Objective: To address if prostate cancer (PCa) screening decreases PCa mortality in the asymptomatic population, within the setting of the Spanish arm of the European Randomized Study of Screening for Prostate Cancer (ERSPC).
Material and methods: From 1996 to 1999, 4,278 men aged 45-70 years were recruited and randomized to the screening arm (PSA every 4 years, prostate biopsy when PSA ≥3 ng/ml) and control arm (no tests). Dates and causes of death were collected on an annual basis. A Kaplan-Meier analysis was used to calculate overall and cancer-specific survival.
Results: A total of 2,416 men were recruited in the screening arm and 1,862 in the control arm. Mean age was 57.8 years, median follow-up was 13.3 years. At the end of the follow-up period, 427 deaths (9 from PCa) were observed. Survival analysis did not show any difference between the study arms with respect to overall and cancer-specific survival (p=0.939 and p=0.544 respectively). Most relevant causes of death were malignant tumors (52.9%), cardiovascular disease (17.3%) and respiratory (8.9%). Only 2.1% of deaths (0.2% of all recruited men) were due to PCa (2.5% screening, 1.6% control).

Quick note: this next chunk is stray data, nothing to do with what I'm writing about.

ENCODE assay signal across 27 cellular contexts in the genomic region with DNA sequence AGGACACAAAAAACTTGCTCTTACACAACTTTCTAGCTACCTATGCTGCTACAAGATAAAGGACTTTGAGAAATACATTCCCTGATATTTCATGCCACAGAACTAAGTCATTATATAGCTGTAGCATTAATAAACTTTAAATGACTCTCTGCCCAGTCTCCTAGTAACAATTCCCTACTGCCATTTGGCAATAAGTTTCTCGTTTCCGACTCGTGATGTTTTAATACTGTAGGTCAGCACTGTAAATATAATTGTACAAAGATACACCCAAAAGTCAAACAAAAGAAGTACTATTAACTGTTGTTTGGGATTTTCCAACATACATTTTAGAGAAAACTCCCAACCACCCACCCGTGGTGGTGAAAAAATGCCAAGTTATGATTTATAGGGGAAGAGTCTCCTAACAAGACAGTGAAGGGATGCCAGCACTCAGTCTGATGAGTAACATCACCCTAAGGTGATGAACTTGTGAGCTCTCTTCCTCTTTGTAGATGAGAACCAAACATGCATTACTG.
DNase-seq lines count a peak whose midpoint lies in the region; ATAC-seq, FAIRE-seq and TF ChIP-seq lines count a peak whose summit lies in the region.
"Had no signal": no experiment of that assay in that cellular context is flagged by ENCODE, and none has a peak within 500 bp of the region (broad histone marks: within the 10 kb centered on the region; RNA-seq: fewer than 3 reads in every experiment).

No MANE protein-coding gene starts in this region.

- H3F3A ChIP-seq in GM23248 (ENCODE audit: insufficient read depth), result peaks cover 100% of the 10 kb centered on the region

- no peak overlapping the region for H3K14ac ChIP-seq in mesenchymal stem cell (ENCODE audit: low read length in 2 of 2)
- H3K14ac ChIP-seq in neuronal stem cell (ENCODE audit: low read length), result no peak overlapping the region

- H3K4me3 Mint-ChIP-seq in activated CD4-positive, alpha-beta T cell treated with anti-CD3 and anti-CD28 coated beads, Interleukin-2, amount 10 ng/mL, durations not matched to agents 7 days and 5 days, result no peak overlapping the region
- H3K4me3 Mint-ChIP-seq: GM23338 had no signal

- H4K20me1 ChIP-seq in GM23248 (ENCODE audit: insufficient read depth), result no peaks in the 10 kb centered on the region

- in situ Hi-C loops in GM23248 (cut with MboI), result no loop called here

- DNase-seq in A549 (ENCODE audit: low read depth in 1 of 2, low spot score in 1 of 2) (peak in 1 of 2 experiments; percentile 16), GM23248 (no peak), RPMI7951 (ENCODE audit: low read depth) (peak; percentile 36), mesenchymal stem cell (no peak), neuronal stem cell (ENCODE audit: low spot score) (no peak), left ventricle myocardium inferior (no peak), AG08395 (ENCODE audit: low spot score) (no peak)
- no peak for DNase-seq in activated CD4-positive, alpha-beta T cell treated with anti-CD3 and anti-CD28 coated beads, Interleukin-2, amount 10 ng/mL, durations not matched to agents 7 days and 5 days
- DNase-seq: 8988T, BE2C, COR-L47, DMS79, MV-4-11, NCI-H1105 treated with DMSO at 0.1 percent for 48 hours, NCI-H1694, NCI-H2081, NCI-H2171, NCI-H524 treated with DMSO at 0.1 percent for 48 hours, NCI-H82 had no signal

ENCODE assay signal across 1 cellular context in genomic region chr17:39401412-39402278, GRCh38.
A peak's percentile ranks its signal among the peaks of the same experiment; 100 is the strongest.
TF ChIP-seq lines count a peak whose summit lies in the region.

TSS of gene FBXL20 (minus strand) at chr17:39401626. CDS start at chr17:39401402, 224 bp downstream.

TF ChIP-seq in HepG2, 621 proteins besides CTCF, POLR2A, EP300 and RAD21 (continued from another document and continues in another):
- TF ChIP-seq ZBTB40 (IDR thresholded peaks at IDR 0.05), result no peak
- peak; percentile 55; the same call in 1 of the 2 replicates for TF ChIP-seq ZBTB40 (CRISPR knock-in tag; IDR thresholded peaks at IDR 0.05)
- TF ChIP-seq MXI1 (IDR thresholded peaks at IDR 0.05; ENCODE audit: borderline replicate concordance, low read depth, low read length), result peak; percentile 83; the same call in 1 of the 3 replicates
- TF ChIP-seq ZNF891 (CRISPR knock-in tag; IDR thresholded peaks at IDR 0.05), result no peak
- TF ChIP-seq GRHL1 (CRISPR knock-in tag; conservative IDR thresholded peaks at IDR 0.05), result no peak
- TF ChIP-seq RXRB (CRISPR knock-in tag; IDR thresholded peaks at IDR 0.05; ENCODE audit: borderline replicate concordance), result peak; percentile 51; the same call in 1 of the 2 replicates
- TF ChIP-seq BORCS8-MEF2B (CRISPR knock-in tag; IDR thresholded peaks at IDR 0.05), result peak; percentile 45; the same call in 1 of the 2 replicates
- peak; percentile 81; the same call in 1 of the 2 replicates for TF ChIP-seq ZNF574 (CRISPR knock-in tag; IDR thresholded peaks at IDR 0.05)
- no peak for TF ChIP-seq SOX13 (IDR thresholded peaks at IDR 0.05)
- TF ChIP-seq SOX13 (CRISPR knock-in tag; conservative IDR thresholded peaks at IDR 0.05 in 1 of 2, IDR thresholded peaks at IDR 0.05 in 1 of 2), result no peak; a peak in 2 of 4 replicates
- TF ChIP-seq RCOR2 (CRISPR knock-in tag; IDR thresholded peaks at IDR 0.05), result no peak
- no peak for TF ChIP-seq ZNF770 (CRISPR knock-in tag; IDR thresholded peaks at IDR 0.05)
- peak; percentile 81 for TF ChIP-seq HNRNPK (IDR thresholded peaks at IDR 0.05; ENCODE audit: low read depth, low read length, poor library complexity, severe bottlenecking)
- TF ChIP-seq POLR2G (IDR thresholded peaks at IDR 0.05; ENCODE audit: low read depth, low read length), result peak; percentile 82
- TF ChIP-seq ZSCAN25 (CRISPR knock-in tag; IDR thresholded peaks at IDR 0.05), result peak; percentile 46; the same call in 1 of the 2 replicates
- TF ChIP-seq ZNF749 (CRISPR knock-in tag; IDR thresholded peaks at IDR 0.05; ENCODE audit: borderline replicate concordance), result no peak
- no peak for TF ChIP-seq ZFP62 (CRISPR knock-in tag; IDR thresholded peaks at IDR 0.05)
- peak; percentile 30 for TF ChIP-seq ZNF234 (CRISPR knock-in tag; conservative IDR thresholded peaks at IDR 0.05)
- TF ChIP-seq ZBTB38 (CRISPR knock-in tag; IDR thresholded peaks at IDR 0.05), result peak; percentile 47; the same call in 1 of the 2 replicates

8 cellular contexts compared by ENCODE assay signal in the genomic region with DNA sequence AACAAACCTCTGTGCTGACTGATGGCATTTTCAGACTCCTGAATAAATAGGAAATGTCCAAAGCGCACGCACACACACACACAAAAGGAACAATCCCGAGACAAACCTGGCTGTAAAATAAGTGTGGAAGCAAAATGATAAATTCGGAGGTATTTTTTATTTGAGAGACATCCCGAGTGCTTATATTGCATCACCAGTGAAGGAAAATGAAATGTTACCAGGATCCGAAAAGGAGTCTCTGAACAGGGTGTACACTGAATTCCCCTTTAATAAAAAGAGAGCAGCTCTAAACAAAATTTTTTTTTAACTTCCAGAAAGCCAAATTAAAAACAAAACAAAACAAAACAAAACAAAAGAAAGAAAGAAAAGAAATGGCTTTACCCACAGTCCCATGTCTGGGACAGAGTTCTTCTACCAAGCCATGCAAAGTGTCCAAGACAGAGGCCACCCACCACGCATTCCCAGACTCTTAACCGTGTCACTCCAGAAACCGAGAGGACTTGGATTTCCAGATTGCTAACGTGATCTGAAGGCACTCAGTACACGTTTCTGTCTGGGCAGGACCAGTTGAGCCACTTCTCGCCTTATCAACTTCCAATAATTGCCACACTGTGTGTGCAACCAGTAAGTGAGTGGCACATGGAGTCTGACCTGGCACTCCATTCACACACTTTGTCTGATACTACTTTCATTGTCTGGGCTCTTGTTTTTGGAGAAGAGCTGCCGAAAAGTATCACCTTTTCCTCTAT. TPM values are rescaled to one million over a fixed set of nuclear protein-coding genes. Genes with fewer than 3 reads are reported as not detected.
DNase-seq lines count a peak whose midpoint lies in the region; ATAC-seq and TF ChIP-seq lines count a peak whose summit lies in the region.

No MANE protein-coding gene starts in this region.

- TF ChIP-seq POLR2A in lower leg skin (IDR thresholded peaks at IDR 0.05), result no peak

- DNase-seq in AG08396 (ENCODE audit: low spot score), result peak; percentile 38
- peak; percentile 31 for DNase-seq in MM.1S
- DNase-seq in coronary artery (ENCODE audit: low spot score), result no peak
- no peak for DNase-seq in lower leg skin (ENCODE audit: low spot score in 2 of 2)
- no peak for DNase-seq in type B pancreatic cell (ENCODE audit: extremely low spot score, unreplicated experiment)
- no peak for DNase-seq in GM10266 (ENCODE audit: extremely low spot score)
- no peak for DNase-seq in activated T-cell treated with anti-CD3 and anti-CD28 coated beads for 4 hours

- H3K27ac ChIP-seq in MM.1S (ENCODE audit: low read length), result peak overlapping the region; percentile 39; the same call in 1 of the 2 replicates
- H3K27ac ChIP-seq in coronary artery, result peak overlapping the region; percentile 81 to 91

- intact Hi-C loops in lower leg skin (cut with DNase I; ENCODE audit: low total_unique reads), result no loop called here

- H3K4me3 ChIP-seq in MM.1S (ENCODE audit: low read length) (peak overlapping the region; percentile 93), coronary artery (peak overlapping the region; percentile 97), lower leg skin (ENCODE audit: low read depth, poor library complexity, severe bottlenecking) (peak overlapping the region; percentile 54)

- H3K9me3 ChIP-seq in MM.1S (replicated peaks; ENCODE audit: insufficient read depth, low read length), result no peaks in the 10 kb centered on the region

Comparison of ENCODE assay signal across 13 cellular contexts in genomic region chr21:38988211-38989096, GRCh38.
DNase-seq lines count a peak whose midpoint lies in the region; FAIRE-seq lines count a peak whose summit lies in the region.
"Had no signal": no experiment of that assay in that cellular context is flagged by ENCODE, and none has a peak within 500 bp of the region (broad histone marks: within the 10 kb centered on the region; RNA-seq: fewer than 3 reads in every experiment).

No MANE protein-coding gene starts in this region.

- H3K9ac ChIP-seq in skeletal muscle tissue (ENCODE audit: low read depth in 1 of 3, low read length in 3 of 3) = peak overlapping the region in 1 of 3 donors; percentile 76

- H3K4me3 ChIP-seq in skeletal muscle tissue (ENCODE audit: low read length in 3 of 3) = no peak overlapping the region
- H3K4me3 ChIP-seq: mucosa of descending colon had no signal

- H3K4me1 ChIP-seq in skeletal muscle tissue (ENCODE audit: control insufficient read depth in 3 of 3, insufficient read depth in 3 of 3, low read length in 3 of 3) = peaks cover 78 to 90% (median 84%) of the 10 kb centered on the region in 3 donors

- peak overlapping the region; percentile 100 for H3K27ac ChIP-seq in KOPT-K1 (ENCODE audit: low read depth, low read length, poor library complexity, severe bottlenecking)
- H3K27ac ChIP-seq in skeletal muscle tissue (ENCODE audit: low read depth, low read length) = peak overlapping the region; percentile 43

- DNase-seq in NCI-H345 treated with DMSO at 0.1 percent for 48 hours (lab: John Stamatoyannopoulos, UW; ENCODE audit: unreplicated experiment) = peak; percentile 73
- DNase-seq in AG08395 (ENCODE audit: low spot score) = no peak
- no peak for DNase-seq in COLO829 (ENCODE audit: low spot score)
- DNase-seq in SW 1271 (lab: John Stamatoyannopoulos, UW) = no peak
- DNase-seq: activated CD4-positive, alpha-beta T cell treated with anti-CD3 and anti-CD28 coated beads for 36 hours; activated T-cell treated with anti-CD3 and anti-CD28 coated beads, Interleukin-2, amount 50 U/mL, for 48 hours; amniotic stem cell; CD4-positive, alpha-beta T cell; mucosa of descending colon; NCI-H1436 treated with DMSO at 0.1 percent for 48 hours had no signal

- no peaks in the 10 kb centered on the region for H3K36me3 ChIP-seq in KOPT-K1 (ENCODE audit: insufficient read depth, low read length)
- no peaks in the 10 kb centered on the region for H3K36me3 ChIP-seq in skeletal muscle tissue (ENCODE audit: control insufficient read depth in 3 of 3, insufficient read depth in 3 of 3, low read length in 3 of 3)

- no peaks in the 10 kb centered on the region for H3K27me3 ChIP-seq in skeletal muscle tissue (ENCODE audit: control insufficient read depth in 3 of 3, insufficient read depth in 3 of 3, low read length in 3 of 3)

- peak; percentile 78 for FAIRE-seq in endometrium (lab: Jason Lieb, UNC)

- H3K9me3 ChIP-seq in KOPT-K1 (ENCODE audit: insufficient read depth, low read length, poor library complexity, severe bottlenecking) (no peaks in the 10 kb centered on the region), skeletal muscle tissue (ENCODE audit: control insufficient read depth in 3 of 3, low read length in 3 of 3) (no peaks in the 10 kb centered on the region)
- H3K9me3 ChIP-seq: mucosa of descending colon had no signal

Conclusions: The Spanish arm of ERSPC failed to reproduce the long-term results shown in the whole study. No differences in mortality (overall or cancer-specific) were observed after 15 years of follow-up. PCa mortality was infrequent (less than 1%). These results suggest limited yield of PCa screening in our setting.
Copyright © 2011 AEU. Published by Elsevier España. All rights reserved.